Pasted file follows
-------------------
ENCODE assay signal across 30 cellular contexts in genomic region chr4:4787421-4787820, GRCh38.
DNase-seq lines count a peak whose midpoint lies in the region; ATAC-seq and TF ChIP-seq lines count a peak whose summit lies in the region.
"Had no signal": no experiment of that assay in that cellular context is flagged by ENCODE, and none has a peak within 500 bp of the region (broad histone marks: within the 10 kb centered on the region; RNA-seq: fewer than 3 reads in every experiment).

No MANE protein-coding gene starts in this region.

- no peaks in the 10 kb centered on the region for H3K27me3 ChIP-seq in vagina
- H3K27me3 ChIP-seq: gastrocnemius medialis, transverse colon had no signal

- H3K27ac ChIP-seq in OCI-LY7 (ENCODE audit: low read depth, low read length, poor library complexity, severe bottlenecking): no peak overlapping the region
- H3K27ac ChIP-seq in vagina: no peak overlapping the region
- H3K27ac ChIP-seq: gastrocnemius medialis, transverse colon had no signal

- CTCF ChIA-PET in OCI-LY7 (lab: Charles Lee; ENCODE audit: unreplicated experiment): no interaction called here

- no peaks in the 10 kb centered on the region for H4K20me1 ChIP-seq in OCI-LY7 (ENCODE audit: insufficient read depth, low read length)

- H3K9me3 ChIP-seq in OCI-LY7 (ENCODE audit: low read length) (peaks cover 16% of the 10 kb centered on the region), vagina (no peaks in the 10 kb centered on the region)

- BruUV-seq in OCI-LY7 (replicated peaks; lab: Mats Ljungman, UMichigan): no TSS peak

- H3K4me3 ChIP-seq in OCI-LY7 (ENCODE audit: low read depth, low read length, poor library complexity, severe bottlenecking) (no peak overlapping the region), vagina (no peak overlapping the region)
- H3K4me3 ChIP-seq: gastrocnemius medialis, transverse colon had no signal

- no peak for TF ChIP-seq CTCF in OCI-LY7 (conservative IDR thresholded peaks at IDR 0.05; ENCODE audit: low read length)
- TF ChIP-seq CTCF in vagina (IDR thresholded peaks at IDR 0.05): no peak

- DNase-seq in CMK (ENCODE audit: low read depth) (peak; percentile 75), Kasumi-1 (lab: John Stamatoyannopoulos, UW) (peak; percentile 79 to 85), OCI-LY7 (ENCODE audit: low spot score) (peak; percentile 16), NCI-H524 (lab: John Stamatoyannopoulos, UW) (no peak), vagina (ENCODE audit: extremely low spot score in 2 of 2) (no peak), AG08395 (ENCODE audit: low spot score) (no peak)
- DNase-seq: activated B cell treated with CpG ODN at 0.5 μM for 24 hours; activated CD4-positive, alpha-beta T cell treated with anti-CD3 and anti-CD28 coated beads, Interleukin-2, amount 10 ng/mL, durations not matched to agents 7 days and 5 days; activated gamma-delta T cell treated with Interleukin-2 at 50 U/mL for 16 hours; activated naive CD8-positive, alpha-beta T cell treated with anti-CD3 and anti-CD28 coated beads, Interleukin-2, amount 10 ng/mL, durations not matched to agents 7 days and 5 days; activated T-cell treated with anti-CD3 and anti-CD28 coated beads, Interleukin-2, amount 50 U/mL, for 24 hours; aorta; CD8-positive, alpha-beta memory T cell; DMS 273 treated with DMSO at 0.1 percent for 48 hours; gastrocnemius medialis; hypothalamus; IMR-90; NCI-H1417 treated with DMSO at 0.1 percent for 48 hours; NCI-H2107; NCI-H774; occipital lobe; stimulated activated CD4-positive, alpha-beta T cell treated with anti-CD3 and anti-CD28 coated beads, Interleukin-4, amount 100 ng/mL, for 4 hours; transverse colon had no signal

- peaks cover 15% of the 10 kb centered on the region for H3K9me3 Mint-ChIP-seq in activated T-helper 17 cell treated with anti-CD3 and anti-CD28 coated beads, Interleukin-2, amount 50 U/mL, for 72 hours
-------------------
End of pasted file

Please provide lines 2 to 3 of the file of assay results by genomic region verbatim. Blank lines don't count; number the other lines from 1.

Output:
DNase-seq lines count a peak whose midpoint lies in the region; ATAC-seq and TF ChIP-seq lines count a peak whose summit lies in the region.
"Had no signal": no experiment of that assay in that cellular context is flagged by ENCODE, and none has a peak within 500 bp of the region (broad histone marks: within the 10 kb centered on the region; RNA-seq: fewer than 3 reads in every experiment).